May 29, 2001 ntpd, xmodmap
June 2, 2001 ntpd again
June 29, 2001 X server
October 10, 2001 Thinkpad 240
October 12, 2001 802.11b networking
March 19, 2002 Link to solution for slightly different NTP problem
(Updates are at the bottom)
I've recently bought a ThinkPad 240X to use as my daily laptop. It's not enormously powerful and the 800x600 screen is not huge but it's very small and light so it's not annoying to carry it in my courier bag on my motorcycle. eCost.com seems to have them (albeit not the most recent version) at a fire-sale price.
The information here is based on my personal experience. I hope that it's useful but I don't guarantee that it is correct or that it will be useful to you. If you find something unclear, misleading, or wrong, or you have other suggestions for improvements, please mail me at email@example.com.
I decided to install Red Hat Linux 7.1 on it and the installation was pretty straightforward. There were only a couple of things that needed fussing with but I'll run through the installation briefly first in case that's of use to anyone.
First, I shrunk the Windows partition to about 3GB of the hard disk using Partition Magic (a great program) and formatted the remaining 3GB as a Linux partition. I don't know if the formatting was strictly necessary but it didn't hurt. I created the PCMCIA boot floppies according to Red Hat's instructions and did the installation using a cheap pretty generic PCMCIA CD-ROM from Addonics. I accepted the defaults for the laptop installation and the installation went just fine, including automatically creating partions for swap and /boot. I would have liked it better if the installation had told me a little more about what it planned to do, but the defaults mostly turned out to be fine.
I found the graphical lilo screen to be really ugly but it turns out to be easy to get rid of it by removing the message line in /etc/lilo.conf and running /sbin/lilo.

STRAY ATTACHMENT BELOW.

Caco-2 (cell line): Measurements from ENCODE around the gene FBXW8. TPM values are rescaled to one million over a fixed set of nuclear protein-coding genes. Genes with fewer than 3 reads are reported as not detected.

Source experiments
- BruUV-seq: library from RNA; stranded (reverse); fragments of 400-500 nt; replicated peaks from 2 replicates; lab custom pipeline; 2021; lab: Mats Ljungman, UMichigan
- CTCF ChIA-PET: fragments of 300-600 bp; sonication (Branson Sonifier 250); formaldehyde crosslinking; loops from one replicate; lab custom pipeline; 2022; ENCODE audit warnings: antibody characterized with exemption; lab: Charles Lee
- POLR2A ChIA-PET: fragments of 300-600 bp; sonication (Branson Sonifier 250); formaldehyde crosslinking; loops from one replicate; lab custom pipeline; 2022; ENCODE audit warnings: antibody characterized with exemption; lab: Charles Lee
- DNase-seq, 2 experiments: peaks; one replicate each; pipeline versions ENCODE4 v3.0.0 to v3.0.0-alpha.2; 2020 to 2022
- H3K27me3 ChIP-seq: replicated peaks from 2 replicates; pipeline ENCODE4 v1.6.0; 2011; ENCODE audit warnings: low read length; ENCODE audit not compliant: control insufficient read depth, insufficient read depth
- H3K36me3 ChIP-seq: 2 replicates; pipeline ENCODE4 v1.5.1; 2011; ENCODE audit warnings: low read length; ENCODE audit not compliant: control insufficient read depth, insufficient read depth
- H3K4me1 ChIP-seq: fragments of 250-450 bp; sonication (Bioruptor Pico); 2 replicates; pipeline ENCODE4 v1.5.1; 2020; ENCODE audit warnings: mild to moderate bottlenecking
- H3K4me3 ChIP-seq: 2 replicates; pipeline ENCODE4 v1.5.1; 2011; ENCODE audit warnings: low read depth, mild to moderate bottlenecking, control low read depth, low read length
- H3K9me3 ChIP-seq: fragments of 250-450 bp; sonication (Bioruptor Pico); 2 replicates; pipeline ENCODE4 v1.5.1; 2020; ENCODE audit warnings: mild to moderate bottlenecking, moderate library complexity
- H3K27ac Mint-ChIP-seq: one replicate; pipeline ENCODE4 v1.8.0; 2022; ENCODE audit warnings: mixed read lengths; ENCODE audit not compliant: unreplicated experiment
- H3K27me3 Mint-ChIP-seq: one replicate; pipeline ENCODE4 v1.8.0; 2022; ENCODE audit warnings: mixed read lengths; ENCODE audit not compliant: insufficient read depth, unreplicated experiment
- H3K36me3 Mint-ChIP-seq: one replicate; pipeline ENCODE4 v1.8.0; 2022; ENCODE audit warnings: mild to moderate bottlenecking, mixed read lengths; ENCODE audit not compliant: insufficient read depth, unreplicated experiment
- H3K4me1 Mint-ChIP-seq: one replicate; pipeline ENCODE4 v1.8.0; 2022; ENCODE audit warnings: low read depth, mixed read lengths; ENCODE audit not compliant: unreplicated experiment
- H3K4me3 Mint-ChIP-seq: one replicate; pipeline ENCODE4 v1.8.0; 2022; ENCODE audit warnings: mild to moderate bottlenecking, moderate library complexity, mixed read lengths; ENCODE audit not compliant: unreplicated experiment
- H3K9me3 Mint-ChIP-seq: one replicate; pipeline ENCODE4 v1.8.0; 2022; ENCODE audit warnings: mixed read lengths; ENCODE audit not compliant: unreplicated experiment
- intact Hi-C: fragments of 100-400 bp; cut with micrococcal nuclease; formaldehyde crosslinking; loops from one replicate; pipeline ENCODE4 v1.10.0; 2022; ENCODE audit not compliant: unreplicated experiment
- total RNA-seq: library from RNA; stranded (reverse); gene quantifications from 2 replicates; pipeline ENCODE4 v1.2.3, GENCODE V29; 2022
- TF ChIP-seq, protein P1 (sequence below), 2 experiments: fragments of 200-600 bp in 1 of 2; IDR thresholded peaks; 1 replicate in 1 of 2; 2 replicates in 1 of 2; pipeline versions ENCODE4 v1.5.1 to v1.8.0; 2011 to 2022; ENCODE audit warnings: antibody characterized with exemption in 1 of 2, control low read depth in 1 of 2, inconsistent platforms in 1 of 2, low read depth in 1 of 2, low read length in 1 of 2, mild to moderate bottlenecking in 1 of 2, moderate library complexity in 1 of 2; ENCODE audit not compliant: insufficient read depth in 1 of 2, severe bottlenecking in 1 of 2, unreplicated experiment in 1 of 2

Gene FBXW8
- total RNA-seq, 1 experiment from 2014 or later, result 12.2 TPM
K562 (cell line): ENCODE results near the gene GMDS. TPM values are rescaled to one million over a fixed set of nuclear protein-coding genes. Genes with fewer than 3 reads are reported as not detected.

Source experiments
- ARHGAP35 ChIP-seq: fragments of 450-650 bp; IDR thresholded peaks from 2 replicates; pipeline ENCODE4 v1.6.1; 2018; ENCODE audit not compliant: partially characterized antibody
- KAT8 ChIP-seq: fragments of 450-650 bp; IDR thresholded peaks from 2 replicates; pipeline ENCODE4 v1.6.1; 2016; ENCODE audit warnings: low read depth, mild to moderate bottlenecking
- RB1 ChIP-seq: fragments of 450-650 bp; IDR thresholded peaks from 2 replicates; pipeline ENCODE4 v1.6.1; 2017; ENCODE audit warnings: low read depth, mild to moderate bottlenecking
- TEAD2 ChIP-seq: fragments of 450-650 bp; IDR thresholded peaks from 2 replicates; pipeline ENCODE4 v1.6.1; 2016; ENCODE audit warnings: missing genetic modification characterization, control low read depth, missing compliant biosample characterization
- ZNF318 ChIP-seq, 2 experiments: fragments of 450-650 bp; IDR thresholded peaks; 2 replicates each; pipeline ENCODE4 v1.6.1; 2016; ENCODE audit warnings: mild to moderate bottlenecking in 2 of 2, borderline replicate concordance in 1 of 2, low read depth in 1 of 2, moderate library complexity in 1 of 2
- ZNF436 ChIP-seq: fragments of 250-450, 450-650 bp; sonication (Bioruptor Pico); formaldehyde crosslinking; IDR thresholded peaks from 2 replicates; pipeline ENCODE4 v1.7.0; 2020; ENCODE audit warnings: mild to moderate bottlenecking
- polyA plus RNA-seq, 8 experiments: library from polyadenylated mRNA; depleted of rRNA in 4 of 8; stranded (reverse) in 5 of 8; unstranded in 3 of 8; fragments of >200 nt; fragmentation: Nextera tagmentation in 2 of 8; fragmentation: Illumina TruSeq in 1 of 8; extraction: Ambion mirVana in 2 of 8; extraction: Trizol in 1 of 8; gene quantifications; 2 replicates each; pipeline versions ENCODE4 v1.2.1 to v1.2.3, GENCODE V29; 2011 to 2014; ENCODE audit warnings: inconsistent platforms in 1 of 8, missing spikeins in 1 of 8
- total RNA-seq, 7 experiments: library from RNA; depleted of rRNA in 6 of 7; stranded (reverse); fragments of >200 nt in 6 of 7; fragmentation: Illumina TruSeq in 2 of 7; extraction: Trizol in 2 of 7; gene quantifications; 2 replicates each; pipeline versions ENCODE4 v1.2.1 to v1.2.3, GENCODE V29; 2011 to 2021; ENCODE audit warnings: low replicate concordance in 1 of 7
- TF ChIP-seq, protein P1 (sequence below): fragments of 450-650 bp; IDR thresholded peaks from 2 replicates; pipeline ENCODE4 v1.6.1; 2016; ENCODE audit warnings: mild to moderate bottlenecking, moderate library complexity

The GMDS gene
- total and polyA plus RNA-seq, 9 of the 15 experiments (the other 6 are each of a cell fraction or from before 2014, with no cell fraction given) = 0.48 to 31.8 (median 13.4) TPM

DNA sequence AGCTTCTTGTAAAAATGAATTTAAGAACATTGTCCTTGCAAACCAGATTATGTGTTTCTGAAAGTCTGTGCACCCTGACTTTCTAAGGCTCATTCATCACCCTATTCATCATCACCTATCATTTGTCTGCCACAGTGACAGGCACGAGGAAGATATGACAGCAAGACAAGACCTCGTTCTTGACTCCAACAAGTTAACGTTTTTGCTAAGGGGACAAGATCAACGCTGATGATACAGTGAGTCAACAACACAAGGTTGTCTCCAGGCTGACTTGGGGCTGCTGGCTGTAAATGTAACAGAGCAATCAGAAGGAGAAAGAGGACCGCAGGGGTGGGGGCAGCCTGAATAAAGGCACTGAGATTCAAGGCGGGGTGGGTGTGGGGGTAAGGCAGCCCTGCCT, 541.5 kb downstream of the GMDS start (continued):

It turns out that the X server that's installed by default doesn't work very well with the 240X's video chipset. I found that if I booted from power off to Linux and ran the X server, I'd get funny transparent windows and menus that weren't where they were supposed to be. Booting into Windows and then rebooting into Linux without powering down fixed the problem.
It turns out that Red Hat distributes XFree86 version 4.0.3 servers in 7.1 in addition to the version 3.3.6 servers that are installed by default. And, happily, the 4.0.3 server that's appropriate for the 240X has that bug fixed. After poking around a bit, I found that Xconfigurator has the command-line option --preferxf4 and running it with that option installed a server that works just fine. If there's a way to get Red Hat's installer to install the 4.0.3 version in the first place, I didn't see it. But running Xconfigurator after the installation is done is pretty painless.
Of course, you wouldn't want to specify that the machine should boot into X, at least until you had the right X server installed.
The only other thing that took some manual fiddling is the ipchains firewall that I let the installer go ahead and install. I'm not absolutely sure that I want a local firewall on this machine but I'm inclined to leave it in place for a while and see how it works out in practice.
Since ipchains is set up to act as a pretty normal firewall, if you want to run any servers on a machine that has it installed, you need to specifically open the appropriate ports (it's often necessary to tweak /etc/hosts.allow too). Since I run sshd on all my machines, I needed to add:
-A input -s 10.0.0.0/24 -d 0/0 22 -p udp -j ACCEPT
-A input -s 10.0.0.0/24 -d 0/0 22 -p tcp -y -j ACCEPT
to /etc/sysconfig/ipchains (replace the IPs with those appropriate for you).
It also seems that ipchains (pretty reasonably) doesn't associate inbound UDP packets with outbound ones. Since I want to run ntpd, I needed to explicitly allow UDP packets on the NTP port from the appropriate host:
-A input -s 10.0.0.4 -d 0/0 123 -p udp -j ACCEPT
My 3Com 3CXE589ET PMCMIA Ethernet card works fine in the 240X as does my Zoom 2975LA PCMCIA modem. There may be a way to get the built-in Lucent Winmodem to work under Linux but since I already had the Zoom card, I haven't yet tried.
Update May 29, 2001
(Kevin Salt has written a description of a way to deal with a similar but different synchronization problem. Link at the bottom.)
It turns out that getting ntpd to run correctly on the 240X is a bit of a nuisance. It will run on a vanilla machine but it won't sync to a time server. Instead it will step the clock constantly. Here's an extract from my log:
May 18 19:26:42 test ntpd: ntpd startup succeeded
May 18 19:26:42 test ntpd: ntpd 4.0.99k Thu Apr 5 14:21:47 EDT 2001 (1)
May 18 19:26:42 test ntpd: precision = 15 usec
May 18 19:26:42 test ntpd: using kernel phase-lock loop 0040
May 18 19:26:43 test ntpd: frequency initialized 62.112 from /etc/ntp/drift